Resolution of phylogenetic patterns within the angiosperm order Asparagales [abstract]

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Resolution of phylogenetic patterns within the angiosperm order Asparagales [abstract]

Please use this identifier to cite or link to this item: http://hdl.handle.net/10355/1902

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Title: Resolution of phylogenetic patterns within the angiosperm order Asparagales [abstract]
Author: Gray, Antionette; Wheeler, Erica; Pires, J. Chris
Contributor: University of Missouri-Columbia. Office of Undergraduate Research
Keywords: chloroplast gene
low-copy nuclear gene
ribosomal subunit protein (rpL14-rpL 36)
Date: 2008
Publisher: University of Missouri--Columbia. Office of Undergraduate Research
Abstract: The angiosperm order Asparagales, is an economically important monocot order that includes onions (Allium), asparagus (Asparagus), and agaves (Agave). The core Asparagales includes ten families that form a monophyletic group (Agapanthaceae, Agavaceae, Alliacae, Amaryllidaceae, Aphyllantaceae, Asparagaceae, Hyacinthaceae, Laxmaniaceae, Ruscaceae, and Themidaceae). Phylogenetic studies based on four chloroplast gene regions leave numerous relationships among these families unresolved or inadequately supported. In addition, questions remain about the origin, patterns of morphological divergence, geographic diversification, and ecological radiation of this group. Our primary goal is to resolve indistinct relationships among Asparagales families by adding data based on DNA sequence variation of an additional chloroplast region. To date, we have screened six chloroplast gene regions across fifteen taxa representing seven core Asparagales families and outgroups, Iridaceae and Xanthorrhoeaceae to identify informative phylogenetic variation. A one kilobase region of the large ribosomal subunit protein (rpL14-rpL 36) shows variation between closely related families and we are now expanding our taxonomic sampling within each family. We will conduct independent phylogenetic analyses of this region and combine our new data with existing data from previous studies and from a low-copy nuclear gene (PHYC). This combined phylogeny will potentially provide the additional data needed to resolve the evolutionary relationships among families and help interpret patterns of morphological diversification among Asparagales lineages.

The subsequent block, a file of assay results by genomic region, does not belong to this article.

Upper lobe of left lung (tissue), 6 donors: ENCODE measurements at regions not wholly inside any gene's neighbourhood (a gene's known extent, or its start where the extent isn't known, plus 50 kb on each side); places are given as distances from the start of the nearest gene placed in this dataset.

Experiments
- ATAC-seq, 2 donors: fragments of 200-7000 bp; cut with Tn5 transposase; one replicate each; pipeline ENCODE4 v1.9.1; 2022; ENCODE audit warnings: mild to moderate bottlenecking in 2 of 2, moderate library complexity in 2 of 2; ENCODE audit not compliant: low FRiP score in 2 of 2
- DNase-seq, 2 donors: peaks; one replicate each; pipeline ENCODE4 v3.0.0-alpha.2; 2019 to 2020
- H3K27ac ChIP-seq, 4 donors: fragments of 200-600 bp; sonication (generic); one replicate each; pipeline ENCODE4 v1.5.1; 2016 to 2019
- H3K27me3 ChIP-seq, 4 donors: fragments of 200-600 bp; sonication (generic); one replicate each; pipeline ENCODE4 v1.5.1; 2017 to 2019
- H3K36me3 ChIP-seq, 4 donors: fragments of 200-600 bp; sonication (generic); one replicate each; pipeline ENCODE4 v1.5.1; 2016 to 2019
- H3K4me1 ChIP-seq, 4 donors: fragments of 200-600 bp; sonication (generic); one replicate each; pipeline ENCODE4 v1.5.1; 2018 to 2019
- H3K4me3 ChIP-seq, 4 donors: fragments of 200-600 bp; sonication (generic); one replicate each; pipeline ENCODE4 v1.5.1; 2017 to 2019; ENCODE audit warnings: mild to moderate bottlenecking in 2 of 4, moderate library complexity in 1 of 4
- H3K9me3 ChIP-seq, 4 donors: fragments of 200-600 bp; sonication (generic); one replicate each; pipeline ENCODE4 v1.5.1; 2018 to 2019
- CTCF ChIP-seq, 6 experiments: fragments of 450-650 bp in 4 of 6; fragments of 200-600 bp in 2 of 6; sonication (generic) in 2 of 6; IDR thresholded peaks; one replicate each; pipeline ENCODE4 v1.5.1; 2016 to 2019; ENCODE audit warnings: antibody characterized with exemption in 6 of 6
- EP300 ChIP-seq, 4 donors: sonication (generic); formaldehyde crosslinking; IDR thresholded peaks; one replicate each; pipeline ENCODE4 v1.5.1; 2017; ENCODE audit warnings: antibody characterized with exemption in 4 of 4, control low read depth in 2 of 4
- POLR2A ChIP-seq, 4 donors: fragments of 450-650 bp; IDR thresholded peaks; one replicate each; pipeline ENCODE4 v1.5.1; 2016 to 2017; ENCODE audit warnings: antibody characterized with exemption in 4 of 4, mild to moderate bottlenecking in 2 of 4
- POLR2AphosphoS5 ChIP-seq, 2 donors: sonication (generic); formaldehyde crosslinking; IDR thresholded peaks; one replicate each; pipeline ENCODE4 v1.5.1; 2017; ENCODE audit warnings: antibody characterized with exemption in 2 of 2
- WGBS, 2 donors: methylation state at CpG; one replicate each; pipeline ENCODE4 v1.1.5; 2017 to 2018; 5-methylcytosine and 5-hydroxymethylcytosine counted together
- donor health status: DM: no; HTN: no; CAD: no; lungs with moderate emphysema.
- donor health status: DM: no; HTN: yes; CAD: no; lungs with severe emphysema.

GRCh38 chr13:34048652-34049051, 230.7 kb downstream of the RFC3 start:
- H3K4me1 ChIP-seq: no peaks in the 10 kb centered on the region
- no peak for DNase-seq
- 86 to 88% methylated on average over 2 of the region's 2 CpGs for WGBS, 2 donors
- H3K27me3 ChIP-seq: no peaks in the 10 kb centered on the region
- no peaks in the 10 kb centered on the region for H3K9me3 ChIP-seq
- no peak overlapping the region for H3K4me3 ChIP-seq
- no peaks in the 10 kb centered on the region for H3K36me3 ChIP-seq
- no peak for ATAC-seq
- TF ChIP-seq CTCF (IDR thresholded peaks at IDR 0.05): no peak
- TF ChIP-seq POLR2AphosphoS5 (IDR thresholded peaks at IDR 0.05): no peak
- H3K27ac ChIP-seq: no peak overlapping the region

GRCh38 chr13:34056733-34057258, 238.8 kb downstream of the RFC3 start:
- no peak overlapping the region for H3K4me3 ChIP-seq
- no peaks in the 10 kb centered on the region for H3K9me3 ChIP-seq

URI: http://hdl.handle.net/10355/1902

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